t all began with an unknown appellation, with a name nobody knew how to pronounce. Domaine Chandon de Briailles in Savigny-lès-Beaune may have five grand crus on the Corton hill, but it is a premier cru François de Nicolay considers to be their cheval de bataille, their flagship.
– This wine, the Pernand-Vergelesses premier cru Île des Vergelesses, is very representative for our domaine, he says. I think it is this appellation that made our domaine well-known. But when my mother started selling it nobody had heard of Pernand-Vergelesses before. And to make matters worse they couldn’t pronounce it. So commercially it was really bad.
Domaine Chandon de Briailles has been in the family since 1834. Initially there were only the Savigny-lès-Beaune and Pernand-Verglesses vineyards.
– Then my great great grandmother sold 300 hectares of land up in the Hautes-Côtes, land for cereal production. For that she could buy four hectares of Corton. She was quite clever.
At Domaine Chandon de Briailles the Pernand-Vergelesses, Île des Vergelesses comes in both red and white. You will find this premier cru at the southern end of the commune, bordering on Savigny-lès-Beaune. In total it covers 9.61 hectares. A large chunk of this belongs to Domaine Chandon de Briailles – 4.13 hectares. They are also the only ones to make a white Île des Vergelesses – one hectare is planted with chardonnay.
– In the beginning I was not so sure about the chardonnay, says François de Nicolay. But after 10–15 years, when the roots reached deeper, I really understood that it is as good for white as for red.
Pernand-Vergelesses generally has a slightly cooler climate than the neighbouring villages on the Côte. Île des Vergelesses has one of the better locations, facing east opposite of the Corton hill. It is still a late-ripening parcel. Never a place where they begin harvesting.
– We always start with Corton Maréchaudes, Corton Bressandes or Aloxe-Corton, Les Valozières.
– It is said that during the classification in 1937 by the INAO they considered classifying Île des Vergelesses as grand cru. In the end they did not. And they were right, because it is a cooler climate compared with Corton. Some vintages are not warm enough to produce big wines. But in a good year Île des Vergelesses can be nearly as good as a grand cru. And you can keep it as long as a Corton.
– The soil in Île des Vergelesses has a very good balance between clay and limestone. The wine is built on tannins, much more so than the Savigny-lès-Beaune wines. In cooler vintages it can be more rustic and harder than a Corton.
Domaine Chandon de Briailles produces five different Cortons – Corton Maréchaudes, Corton Bressandes, Corton Clos du Roi, Corton Blanc and Charlemagne. Three red and two white. The fact that Corton is the least expensive grand cru on the Côte d’Or has earned it a reputation as being undervalued.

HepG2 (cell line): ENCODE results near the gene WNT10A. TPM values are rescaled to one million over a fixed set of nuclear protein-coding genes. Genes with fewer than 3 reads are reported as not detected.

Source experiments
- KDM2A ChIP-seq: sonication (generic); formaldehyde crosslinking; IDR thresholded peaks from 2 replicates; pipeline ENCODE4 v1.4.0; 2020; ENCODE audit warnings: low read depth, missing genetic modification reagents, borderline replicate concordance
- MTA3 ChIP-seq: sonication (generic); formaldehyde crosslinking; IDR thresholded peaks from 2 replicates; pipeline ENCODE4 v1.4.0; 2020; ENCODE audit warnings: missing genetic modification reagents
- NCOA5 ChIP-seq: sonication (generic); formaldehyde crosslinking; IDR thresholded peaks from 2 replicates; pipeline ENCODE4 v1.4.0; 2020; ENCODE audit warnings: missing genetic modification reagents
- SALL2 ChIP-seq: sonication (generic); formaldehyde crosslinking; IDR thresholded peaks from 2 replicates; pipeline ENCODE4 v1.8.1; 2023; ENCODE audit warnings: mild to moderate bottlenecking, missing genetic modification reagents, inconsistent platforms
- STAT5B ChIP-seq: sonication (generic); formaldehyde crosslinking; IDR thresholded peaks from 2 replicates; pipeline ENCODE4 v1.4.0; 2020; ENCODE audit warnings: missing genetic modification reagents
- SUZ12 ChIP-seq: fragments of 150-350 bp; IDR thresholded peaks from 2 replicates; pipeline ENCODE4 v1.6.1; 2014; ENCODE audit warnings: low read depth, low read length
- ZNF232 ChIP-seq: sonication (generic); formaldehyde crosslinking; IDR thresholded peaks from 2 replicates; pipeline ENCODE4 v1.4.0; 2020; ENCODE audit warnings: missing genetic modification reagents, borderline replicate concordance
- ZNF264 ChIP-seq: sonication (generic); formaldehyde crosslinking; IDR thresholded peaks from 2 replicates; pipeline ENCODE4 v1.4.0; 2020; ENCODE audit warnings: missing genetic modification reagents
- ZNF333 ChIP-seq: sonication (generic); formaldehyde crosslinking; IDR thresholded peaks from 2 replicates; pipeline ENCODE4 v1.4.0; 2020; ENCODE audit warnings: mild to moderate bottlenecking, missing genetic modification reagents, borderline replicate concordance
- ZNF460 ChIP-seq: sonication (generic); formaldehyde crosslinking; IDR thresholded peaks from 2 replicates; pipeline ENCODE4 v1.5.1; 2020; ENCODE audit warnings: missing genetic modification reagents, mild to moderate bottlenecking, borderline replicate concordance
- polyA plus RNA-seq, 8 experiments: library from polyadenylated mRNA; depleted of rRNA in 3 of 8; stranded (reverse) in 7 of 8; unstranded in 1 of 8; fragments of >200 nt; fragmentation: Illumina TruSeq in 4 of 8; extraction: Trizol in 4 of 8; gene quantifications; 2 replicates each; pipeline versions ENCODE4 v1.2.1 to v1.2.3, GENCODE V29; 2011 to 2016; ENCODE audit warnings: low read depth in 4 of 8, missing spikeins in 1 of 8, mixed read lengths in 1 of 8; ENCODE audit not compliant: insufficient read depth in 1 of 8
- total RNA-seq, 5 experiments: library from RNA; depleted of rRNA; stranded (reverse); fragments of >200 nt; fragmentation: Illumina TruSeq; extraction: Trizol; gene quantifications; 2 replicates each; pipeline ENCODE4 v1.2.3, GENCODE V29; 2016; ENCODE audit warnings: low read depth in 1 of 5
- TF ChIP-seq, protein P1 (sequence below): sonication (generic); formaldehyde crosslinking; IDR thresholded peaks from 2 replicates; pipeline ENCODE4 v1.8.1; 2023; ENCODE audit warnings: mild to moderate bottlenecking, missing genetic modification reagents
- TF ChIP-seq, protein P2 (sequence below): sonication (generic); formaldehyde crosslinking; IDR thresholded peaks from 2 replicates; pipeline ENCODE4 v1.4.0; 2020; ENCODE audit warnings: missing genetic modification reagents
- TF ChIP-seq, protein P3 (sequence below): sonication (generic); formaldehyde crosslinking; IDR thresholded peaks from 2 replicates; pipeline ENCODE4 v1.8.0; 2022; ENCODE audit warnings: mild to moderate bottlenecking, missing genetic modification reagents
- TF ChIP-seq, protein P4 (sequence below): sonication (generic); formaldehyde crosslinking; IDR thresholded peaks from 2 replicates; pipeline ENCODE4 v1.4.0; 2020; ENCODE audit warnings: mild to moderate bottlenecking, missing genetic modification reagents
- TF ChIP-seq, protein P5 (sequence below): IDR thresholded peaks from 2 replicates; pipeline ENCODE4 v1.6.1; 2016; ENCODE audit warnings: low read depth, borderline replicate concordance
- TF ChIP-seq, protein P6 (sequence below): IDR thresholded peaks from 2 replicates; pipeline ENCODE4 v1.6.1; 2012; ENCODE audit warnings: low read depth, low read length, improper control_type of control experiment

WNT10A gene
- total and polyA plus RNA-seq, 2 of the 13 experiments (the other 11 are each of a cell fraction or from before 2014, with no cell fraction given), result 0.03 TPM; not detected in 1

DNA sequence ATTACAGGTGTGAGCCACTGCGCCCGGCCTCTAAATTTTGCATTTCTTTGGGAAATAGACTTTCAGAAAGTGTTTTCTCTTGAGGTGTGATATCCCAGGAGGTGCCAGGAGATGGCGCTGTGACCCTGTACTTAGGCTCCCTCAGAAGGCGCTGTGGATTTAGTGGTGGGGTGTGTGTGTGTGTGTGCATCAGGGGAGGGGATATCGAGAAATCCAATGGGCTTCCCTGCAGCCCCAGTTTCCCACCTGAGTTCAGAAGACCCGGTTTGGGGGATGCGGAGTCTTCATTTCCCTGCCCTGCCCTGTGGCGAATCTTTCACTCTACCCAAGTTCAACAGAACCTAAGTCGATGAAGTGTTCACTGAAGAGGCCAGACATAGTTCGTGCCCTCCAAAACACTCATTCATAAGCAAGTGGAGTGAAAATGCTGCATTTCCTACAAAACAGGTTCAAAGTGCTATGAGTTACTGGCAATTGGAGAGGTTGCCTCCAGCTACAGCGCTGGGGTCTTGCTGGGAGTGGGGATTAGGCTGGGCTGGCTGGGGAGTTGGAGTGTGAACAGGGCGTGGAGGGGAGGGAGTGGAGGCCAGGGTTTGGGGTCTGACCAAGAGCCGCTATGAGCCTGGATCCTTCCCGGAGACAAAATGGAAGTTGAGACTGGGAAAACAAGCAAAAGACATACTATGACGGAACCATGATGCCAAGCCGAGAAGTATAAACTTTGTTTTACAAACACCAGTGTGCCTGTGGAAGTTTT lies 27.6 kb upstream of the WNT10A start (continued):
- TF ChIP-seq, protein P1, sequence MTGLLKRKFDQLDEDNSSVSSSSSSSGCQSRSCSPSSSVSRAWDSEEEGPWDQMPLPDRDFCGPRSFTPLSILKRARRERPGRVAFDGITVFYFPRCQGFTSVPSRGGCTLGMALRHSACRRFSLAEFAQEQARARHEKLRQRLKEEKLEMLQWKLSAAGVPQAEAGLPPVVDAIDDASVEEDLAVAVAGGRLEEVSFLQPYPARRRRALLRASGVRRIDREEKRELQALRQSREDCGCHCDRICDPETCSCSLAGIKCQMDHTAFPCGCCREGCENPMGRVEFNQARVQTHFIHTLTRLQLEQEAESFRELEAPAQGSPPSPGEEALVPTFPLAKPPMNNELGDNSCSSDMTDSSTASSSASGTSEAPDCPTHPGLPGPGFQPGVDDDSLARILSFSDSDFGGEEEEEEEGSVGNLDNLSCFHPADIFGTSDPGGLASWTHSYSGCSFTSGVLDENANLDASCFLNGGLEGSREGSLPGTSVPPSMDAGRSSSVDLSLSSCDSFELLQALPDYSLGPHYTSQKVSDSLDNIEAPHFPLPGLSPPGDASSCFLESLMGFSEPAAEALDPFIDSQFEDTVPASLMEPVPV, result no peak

– Yes, says François de Nicolay, I agree with that. At least for most Cortons. It’s a very large appellation. 110 hectares for red and more than 70 hectares for white. Some parts are not located well enough to be called grand cru. Then again, this is the only red grand cru on the Côte de Beaune, so you don’t have anything to compare with. But I think things will change now that Domaine de la Romanée-Conti, Domaine Méo-Camuzet and Domaine de Montille have moved in on the Corton hill. Well-known domaines that make very good wines.
Corton Maréchaudes is at the bottom of the hill, below Corton Bressandes and just above the village of Ladoix-Serrigny. François de Nicolay describes it as very silky, feminine wine. It is an expressive wine with very soft tannins which can be enjoyed young.
– Bressandes is mid-slope. The soil is heavy, a lot of clay. It is well-balanced, with lots of limestone. It depends on where in Bressandes you are, but generally it is fifty-fifty clay and limestone.
– Clos du Roi is higher up on the slope and our parcel is at the top, at 300 metres. The soil is very poor. The vines do not produce much. The yield is only 20–22 hl/ha. It’s a very concentrated wine, built on tannins. Kind of an architectural wine. Less earthy character than the other Cortons. It’s definitely a wine to keep, at least for 15 years.
The white Corton is a result of the previous generation’s wish to have a white wine. At the time Domaine Chandon de Briailles was 100 per cent red, so when part of Bressandes was up for replanting they decided to plant some chardonnay.
– Since it is chardonnay you cannot put Corton Bressandes on the label, just Corton, says François de Nicolay. As a wine it has nothing to do with the Corton-Charlemagne. The white Corton is a very generous, big wine, even when it’s young. You can keep it for ages. I always say it’s a gastronomical wine. It’s less intellectual than the Corton-Charlemagne.
Domaine Chandon de Briailles went biodynamic in 2005. In 2008 they applied for certification and in 2011 they were granted it by Ecocert and Demeter. But already in 1988 the domaine stopped using herbicides and started moving towards lutte raisonnée.
– Since 2005 we can see that the vines are growing differently, says François de Nicolay. The leaves seems more alive and healthy. When you taste the grapes at harvest they are better balanced with the acidity. The aromas are better.
The domaine uses whole clusters, but depending on the appellation and how healthy the grapes are the amount varies from 30 per cent up to 80 per cent.
– To put it simple, when the vintage is hot and gives high ripeness, like 2009 for example, we use more whole clusters. When the vintage is less ripe such as 2008 or 2011, we use less.
The use of new oak is quite modest at Domaine Chandon de Briailles, both for the reds and the whites. It is about five per cent for the premier crus and about ten per cent for the grand crus. But as for the use of whole clusters much depends on the wine and the vintage.
© 2013 Ola Bergman